Too Real

“I think he will probably cry, when he leaves his real mummy.”

I catch my breath.

It’s a normal, slightly rushed day.  I’ve done the school run to pick up the 5yo and we’re on our way to drop some groceries off at the house of a friend who’s been ill.  We’ve been talking about “little brother” the two year old we’ve been linked with, and who we hope will be home with us some time after Easter.  Then the 5yo comes out with that show-stopper.

The phrase “real mummy” is a hum-dinger in adoption terms, usually part of a casual question which tends to cut a mummy-by-adoption off at the knees… “so, where’s his real mummy?”  You can read numerous hot – and accurate  – defences that point out that the person caring for, loving, laughing, living with the child is the ‘real’ mummy.  All true.  But some time ago I read a beautiful article by an adoptive mum (which I’ve since lost – if you know the one I mean, please direct me!) who pointed out that every time she told her adopted daughter that her birth mum wasn’t her real mum, she was in essence telling her adopted daughter that her grief wasn’t real, that her feelings for her birth family weren’t real…. No, the article argued, she has two real mums.

That’s the way I see it, too.  Yes, I caught my breath, but mostly because we’d never talked about mumming in terms of ‘real’ or not, because I wasn’t sure where this was heading, because I knew he actually meant 2yo’s foster carer, and because I was breath-stealingly proud of the 5yo for demonstrating such empathy.

“I think he will probably cry, when he leaves his real mummy.”

“Yes, I think you’re right, love.”

“But it’s okay, because then he’ll have his REAL real mummy, and that will make him feel better.”

This time I didn’t catch my breath.  I caught a sob.  “Am I his REAL real mummy?”

“Oh, yes, Mummy.”

“I love you.”

“I wuv you too, Mummy.”

Yes, both my sons will have two real mummies.  But if, in my son’s eyes, I’m his REAL real mummy, and that makes everything in his world alright, then I’m more than okay with that.


Double Trouble

So… yeah, we’re adopting again.  Did I mention that?



The Terrible Twos are so called for a reason.  Our 5yo came home to us shortly after his second birthday.  He was, by nature, a full-on handful at the best of times.  Add in to the mix the developmental phase he was in, the grief of losing his foster family, the confusion of suddenly having a new family… we had the terrible twos on acid.

I aged.

But in the midst of the craziness and new-mummy-shock, we had the earth-shattering happiness of the privelege of having this incredible child to love.  I used to say back then I wasn’t sure if he was going to turn out to be a superhero or a supervillain, but either way he was going to be awesome.*  We had adventures, and crazy play, and mind-blowing lessons to learn.

Quite early on we asked ourselves if we could do it again.  At that time we were pretty exhausted, and Husband was concerned I maybe didn’t have the capacity to go again.  We agreed to not talk about it for 6 months, then ask again.

Our son grew older, we got wiser.  Six months passed.  “So, are we going to do this again?”

“Hell, yes.”

You see, we still had space, both in our heart and our home.  We were acutely aware of children still needing families, and, above all that, knew that the 5yo would be a fantastic big brother.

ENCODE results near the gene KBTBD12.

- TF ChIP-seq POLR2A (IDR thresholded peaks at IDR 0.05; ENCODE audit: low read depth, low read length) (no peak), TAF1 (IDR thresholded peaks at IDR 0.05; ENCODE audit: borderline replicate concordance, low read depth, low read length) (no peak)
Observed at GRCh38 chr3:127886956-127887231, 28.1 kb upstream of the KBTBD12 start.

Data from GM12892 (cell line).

We didn’t go again straight away, we took some more time to be sure the 5yo was settled and secure.  Then we were assessed, approved, and… but that’s another story.

We said we’d probably like a girl, and definitely want a younger one this time, because, truly, no-one in their right mind would adopt in the middle of the terrible twos again, right?  You’d have to be certifiable.

Last Friday, a social worker came to visit us.  We are linked with a gorgeous, cheeky monkey of a 2yo boy.  We are bursting with joy.  Incandescent.

And certifiable, clearly.

*Definitely superhero.  Just sayin’.


So, what does your son call you?

This post is in honour of Adoptive Mummy @blogforadoption, who blogs at thefinalpieceofourpuzzle.  I met her recently, liked her a lot, and enjoyed when she talked about the odd things people had said to her, when they don’t know much about adoption in the real world.  “What does your son call you?” one person had asked.

So, in honour of this slightly clueless question, I give you:-

Five Things My Son Calls Me

  1.  Knucklehead.  I blame television.
  2. Bonkers.  He scores 100% for factual accuracy with this one.
  3. Muuuuuuuuummmmmmmyyyyyyyy….. in tolerant but long-suffering tones.  Usually accompanied by rolling eyes and a pained sigh.  Often used for when I’ve forgotten his vitamin, or put his shoes on the wrong feet or something.
  4. Rescuer.  This one usually involves games involving SuperBaby, attacks by random monsters or…. *cue dramatic music*… The Tickle Monster aka Husband.  “Wescuer!  You’ve got to wescue me, Wescuer!!!”
  5. Poo-poo banana head.  One of his own construction, for no apparent reason except, of course, the 5yo’s obsession with poop jokes. This one is my personal favourite.

For the record, my son calls me Mummy.  From the first moment he met me.  Because that’s what I am.  Legally, emotionally, in a real, practical sense, 24/7, for the rest of my life.  As it happens, my son also has another mummy, the one who gave birth to him, and in my son’s heart and head his foster carer was his mummy, too.

None of those facts make me less of his mummy right now.  Or happily ever after.